Appointed by Igloo Regeneration, and in conjunction with Dean and Dyball, our award-winning team of structural, civil and environmental engineers worked in unison to assess the environmental impact of the re-development of Roath Basin, Cardiff Bay, and the subsequent construction of the BBC Roath Lock studios.
Tasked with the design and supervision of the first phase of the development, we began by initiating land remediation activities and material recycling. Ensuring materials could be recycled was essential considering the potential impact of the development on the surrounding area.
Our environmental engineers’ success in material recycling reduced the overall cost of the development, whilst reducing the impact of waste on the environment.
Following our involvement in the enabling works, our engineering team worked on the following key elements of the BBC Roath Lock development:
Design of the main highway
Management of the sewer requisition process
Design of the drainage infrastructure
Supervision of the Earthworks and Remediation Contract
Design of the BBC production building and all external areas
It was imperative that we maintained close links with Cardiff City Council and the Environment Agency throughout, to ensure disruption and the environmental impact of the project was kept to a minimum.
The Future of Environmental Engineering
Due to the rise of industry, manufacturing and the development of cities, the importance of environmental engineering cannot be overstated.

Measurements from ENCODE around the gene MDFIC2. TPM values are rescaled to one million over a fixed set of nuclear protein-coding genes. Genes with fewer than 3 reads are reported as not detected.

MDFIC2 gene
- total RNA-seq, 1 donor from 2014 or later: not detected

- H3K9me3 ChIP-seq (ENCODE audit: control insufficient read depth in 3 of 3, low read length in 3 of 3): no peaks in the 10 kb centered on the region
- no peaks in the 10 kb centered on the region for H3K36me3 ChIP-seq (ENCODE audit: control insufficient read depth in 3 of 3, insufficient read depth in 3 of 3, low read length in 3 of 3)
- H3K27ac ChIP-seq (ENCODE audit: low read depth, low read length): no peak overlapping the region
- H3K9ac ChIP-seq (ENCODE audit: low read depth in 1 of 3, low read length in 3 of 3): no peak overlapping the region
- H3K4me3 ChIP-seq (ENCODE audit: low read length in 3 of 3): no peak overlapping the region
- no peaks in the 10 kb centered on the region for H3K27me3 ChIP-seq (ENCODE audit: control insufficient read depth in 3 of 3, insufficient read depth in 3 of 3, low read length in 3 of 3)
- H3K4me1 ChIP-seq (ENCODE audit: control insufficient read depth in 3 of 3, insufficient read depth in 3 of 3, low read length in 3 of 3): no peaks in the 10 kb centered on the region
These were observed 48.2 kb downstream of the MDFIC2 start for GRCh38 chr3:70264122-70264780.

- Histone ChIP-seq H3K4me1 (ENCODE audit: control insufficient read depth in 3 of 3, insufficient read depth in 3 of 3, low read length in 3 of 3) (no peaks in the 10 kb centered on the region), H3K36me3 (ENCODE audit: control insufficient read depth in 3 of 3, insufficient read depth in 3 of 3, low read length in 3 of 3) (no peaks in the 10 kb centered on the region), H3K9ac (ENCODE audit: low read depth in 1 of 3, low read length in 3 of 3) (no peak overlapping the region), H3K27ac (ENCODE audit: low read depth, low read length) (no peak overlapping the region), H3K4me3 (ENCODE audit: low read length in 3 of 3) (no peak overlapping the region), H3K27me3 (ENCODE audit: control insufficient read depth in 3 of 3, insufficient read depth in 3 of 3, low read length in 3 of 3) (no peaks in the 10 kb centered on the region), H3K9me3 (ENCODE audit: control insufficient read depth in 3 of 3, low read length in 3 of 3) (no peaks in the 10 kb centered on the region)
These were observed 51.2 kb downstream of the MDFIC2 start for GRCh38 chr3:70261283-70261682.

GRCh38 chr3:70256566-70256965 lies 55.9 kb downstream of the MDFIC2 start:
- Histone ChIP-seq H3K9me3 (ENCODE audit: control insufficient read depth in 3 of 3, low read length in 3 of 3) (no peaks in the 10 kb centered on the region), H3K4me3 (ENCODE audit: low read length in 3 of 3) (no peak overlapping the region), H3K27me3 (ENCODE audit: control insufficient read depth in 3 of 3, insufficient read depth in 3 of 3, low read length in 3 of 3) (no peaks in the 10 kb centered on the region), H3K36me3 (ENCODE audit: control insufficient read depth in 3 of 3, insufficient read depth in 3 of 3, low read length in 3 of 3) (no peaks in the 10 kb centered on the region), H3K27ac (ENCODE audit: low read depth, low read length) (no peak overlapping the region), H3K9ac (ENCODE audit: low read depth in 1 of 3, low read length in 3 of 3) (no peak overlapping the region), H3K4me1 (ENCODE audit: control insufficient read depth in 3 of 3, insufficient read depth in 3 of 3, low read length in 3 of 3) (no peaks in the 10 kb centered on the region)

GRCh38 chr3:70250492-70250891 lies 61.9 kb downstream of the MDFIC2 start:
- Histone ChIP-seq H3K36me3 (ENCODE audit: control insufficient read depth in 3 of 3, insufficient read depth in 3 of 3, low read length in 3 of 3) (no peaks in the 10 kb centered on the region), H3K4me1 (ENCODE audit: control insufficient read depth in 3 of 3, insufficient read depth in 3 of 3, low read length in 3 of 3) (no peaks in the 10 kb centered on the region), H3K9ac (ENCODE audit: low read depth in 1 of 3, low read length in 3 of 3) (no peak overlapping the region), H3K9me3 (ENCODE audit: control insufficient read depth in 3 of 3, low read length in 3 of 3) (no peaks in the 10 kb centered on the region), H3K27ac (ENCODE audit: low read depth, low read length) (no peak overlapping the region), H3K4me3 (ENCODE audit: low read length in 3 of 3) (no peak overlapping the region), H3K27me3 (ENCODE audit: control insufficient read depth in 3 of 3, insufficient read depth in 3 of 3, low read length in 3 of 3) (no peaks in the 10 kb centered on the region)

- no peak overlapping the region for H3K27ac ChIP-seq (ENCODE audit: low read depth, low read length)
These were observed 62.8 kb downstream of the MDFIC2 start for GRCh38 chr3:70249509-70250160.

The exponential growth and use of technology has taken centre stage in our everyday lives. However, despite its positive impact, such proliferation of technology continues to have an adverse effect on the environment:
Between 20 and 50 million tonnes of electronic equipment and peripherals are discarded each year;
Most of the electronic equipment discarded by US consumers is transported to Asia, where it is dismantled and recycled. The resultant waste, which contains mercury and lead, is a threat to the local ecosystem;
According to Huffington post, ‘the production of a single computer and monitor consumes, on the average, 530 pounds of fossil fuels, 48 pounds of chemicals and 1.5 tons of water’.
Human health and the maintenance of ecosystems is a priority. it’s therefore evident that the role of environmental engineers is essential in the continued growth, development and sustainability of our environment.